The SIEMs can continue to analyze a limited set of key logs to provide meaningful security alerts, and security teams can return to the SDL to investigate those alerts within the context provided by the SDL. SIEMs possess much more experience in catering to the needs of security teams and features such as alerts, dashboards, and ticketing will be very difficult to build from scratch.
Security teams considering the development of an SDL strategy can easily look into incorporating existing or similar SIEM tools to minimize disruption of their current threat hunting processes. Security teams will need time to learn SDL functions, and integrating a SIEM tool can prevent a drop in threat hunting capabilities during the SDL training.
Features to Look for in a Security Data Lake Vendor
The capabilities and focus of a specific SDL tool will vary from vendor to vendor. Just as with SIEM vendors, SDL vendors focus on different types of customers and offer a spectrum of capabilities from full-service to self-service data analysis and infrastructure control.
However, across all potential SDL solutions, four key capabilities should be present:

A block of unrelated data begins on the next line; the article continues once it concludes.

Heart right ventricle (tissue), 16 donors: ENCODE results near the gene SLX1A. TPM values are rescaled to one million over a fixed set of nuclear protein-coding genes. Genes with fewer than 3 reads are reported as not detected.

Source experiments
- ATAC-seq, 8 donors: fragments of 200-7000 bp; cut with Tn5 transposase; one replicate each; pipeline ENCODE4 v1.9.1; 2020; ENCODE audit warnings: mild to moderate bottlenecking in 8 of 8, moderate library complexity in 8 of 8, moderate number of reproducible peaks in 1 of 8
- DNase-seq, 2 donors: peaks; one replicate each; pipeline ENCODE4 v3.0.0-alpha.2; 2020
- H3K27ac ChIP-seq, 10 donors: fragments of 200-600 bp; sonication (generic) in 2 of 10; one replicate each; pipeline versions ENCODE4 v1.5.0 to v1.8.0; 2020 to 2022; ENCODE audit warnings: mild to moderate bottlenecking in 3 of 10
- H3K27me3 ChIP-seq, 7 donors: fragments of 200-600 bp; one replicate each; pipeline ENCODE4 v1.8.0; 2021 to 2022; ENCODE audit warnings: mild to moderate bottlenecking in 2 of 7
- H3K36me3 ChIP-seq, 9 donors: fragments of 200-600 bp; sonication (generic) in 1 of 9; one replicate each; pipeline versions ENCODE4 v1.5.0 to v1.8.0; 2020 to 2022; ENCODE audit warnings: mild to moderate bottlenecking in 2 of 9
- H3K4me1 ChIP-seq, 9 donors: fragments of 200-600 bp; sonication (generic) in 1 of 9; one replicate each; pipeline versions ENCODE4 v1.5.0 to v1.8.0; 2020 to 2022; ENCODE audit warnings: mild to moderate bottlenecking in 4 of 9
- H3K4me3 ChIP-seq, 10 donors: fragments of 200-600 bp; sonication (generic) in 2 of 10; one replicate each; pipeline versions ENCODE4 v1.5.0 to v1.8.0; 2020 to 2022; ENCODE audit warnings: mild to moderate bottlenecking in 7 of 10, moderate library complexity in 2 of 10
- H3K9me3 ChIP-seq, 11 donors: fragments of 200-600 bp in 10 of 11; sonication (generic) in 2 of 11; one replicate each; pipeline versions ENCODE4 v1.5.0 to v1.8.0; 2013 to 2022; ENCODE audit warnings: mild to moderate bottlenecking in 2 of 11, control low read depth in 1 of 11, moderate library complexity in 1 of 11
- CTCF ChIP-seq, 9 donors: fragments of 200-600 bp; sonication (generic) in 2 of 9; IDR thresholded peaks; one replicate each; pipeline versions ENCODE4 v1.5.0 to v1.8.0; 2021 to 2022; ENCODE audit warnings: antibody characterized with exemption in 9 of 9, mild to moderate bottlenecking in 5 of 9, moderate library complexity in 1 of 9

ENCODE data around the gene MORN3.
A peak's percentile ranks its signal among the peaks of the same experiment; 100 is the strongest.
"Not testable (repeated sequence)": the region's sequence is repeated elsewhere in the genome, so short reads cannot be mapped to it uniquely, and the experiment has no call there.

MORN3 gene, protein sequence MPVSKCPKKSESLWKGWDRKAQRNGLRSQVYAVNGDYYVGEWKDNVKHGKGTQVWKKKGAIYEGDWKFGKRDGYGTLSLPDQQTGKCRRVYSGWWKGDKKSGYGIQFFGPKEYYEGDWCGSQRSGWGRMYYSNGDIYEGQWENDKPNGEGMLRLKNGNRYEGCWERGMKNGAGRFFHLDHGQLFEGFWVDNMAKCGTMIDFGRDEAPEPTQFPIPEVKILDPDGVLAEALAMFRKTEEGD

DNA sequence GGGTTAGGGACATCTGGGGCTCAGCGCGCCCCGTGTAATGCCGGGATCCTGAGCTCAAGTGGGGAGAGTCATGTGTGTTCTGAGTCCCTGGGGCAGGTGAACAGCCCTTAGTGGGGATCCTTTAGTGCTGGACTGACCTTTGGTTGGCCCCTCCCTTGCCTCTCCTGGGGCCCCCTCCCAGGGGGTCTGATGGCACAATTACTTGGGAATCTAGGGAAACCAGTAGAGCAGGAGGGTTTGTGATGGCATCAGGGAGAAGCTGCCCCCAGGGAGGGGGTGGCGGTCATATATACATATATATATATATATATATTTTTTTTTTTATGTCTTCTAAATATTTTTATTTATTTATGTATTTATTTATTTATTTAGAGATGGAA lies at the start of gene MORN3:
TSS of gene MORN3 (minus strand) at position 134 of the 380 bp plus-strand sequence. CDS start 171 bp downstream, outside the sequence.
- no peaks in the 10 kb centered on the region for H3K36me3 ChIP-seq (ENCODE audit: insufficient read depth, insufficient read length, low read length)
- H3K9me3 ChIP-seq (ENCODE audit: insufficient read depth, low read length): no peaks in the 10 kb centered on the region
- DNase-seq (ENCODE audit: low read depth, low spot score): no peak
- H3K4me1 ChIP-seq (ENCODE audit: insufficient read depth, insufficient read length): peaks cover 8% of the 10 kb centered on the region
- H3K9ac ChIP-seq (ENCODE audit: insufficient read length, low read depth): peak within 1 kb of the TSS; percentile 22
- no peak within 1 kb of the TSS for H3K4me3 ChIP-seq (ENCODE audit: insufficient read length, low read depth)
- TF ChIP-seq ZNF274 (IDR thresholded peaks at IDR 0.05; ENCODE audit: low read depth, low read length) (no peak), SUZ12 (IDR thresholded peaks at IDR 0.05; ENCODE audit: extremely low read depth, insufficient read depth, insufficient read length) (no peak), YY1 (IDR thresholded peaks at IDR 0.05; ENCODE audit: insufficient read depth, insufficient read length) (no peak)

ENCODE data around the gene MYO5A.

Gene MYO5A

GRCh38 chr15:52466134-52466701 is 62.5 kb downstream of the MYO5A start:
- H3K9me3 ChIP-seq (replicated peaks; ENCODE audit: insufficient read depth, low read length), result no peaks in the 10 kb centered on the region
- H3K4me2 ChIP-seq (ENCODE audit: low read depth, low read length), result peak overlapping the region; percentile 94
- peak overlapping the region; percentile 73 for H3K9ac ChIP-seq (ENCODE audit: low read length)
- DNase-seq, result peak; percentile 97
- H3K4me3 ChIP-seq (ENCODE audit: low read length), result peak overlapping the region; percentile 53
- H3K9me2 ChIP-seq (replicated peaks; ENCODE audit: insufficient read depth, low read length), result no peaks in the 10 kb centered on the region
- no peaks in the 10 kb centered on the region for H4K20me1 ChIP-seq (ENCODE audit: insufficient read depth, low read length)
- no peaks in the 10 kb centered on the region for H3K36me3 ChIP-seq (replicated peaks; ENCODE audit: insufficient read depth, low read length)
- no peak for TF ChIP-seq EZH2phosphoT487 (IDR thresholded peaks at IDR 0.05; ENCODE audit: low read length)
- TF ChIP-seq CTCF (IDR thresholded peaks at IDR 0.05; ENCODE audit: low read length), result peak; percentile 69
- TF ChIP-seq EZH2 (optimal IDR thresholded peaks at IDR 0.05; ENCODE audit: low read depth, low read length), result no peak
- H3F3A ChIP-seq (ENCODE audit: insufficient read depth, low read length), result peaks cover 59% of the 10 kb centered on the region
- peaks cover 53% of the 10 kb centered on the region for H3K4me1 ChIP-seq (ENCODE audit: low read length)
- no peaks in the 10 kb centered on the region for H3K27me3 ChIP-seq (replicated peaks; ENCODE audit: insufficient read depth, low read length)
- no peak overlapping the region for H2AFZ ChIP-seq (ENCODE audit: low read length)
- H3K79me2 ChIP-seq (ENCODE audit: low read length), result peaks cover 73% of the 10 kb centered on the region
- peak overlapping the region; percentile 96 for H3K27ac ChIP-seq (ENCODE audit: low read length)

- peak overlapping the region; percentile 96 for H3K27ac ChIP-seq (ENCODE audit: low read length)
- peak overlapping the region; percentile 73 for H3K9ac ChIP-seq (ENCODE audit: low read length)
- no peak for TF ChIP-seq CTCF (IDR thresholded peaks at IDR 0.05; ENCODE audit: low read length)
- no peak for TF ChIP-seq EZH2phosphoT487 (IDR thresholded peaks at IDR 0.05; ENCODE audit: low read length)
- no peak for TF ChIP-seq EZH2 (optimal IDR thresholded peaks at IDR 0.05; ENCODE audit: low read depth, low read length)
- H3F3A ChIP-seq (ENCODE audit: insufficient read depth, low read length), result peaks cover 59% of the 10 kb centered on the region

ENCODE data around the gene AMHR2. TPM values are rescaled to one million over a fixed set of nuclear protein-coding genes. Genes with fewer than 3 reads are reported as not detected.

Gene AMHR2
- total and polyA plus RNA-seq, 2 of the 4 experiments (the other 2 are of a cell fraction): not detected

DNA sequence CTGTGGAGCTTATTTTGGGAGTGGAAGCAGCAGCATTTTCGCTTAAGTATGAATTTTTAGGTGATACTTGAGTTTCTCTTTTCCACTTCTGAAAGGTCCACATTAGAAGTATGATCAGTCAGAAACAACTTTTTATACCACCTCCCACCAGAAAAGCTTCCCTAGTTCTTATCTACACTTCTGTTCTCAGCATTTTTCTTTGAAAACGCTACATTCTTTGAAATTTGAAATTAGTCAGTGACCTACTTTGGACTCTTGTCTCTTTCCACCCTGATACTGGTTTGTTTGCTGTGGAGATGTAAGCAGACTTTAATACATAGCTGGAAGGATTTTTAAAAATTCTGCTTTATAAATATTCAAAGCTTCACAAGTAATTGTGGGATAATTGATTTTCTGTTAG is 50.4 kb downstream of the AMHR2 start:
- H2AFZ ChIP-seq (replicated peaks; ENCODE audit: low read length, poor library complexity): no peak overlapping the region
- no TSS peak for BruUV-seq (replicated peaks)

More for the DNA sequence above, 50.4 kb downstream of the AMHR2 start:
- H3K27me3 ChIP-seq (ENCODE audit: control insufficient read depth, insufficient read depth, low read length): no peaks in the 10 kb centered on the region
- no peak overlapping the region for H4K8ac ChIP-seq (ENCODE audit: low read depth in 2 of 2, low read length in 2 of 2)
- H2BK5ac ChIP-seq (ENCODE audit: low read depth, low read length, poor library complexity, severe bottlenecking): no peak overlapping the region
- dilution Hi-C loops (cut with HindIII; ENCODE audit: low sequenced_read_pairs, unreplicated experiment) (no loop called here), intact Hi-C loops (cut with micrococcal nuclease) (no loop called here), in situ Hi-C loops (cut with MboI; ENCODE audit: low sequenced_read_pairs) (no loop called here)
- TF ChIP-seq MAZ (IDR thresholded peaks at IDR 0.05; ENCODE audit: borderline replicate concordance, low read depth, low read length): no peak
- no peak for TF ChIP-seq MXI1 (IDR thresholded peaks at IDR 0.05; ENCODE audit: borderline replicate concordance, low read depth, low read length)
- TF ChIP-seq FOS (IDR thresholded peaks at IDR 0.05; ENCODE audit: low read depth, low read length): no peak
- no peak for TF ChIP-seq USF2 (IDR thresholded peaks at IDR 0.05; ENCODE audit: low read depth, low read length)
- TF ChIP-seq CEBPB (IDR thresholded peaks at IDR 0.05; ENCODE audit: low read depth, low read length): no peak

- Automated Collection and Parsing: Enterprises may receive billions of security-related logs and other data feed items per day. An effective SDL must be able to automatically ingest the data, convert it into a usable format, and parse the data for analysis. Some vendor tools might only connect to a limited number of feeds, so evaluators must explore if the tool’s API (application programming interface) and feed processes will be sufficient.
- Security Context & IP Mapping: Event logs may be associated with specific IP addresses that are reassigned regularly. To be useful for security analysis, security information needs to be mapped or connected to relevant associated information such as hostnames, MAC addresses, user IDs, etc.